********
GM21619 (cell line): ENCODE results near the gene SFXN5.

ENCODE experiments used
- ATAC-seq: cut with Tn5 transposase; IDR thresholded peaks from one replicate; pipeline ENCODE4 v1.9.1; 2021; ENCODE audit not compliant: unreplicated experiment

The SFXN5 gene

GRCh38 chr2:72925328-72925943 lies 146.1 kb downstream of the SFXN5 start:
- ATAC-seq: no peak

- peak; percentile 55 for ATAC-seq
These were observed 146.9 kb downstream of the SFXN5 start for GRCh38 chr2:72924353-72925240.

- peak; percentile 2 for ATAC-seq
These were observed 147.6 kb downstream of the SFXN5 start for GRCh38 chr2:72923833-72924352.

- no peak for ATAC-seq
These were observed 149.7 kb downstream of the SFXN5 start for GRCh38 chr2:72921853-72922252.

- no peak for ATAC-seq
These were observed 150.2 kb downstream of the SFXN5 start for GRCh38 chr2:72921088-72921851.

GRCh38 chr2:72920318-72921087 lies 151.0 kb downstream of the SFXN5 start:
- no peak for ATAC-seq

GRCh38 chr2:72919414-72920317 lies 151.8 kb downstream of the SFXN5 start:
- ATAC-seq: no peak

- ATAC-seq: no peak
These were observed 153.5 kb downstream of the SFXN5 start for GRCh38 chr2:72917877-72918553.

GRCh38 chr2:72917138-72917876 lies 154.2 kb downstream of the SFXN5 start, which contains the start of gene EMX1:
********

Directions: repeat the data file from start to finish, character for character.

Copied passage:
GM21619 (cell line): ENCODE results near the gene SFXN5.

ENCODE experiments used
- ATAC-seq: cut with Tn5 transposase; IDR thresholded peaks from one replicate; pipeline ENCODE4 v1.9.1; 2021; ENCODE audit not compliant: unreplicated experiment

The SFXN5 gene

GRCh38 chr2:72925328-72925943 lies 146.1 kb downstream of the SFXN5 start:
- ATAC-seq: no peak

- peak; percentile 55 for ATAC-seq
These were observed 146.9 kb downstream of the SFXN5 start for GRCh38 chr2:72924353-72925240.

- peak; percentile 2 for ATAC-seq
These were observed 147.6 kb downstream of the SFXN5 start for GRCh38 chr2:72923833-72924352.

- no peak for ATAC-seq
These were observed 149.7 kb downstream of the SFXN5 start for GRCh38 chr2:72921853-72922252.

- no peak for ATAC-seq
These were observed 150.2 kb downstream of the SFXN5 start for GRCh38 chr2:72921088-72921851.

GRCh38 chr2:72920318-72921087 lies 151.0 kb downstream of the SFXN5 start:
- no peak for ATAC-seq

GRCh38 chr2:72919414-72920317 lies 151.8 kb downstream of the SFXN5 start:
- ATAC-seq: no peak

- ATAC-seq: no peak
These were observed 153.5 kb downstream of the SFXN5 start for GRCh38 chr2:72917877-72918553.

GRCh38 chr2:72917138-72917876 lies 154.2 kb downstream of the SFXN5 start, which contains the start of gene EMX1: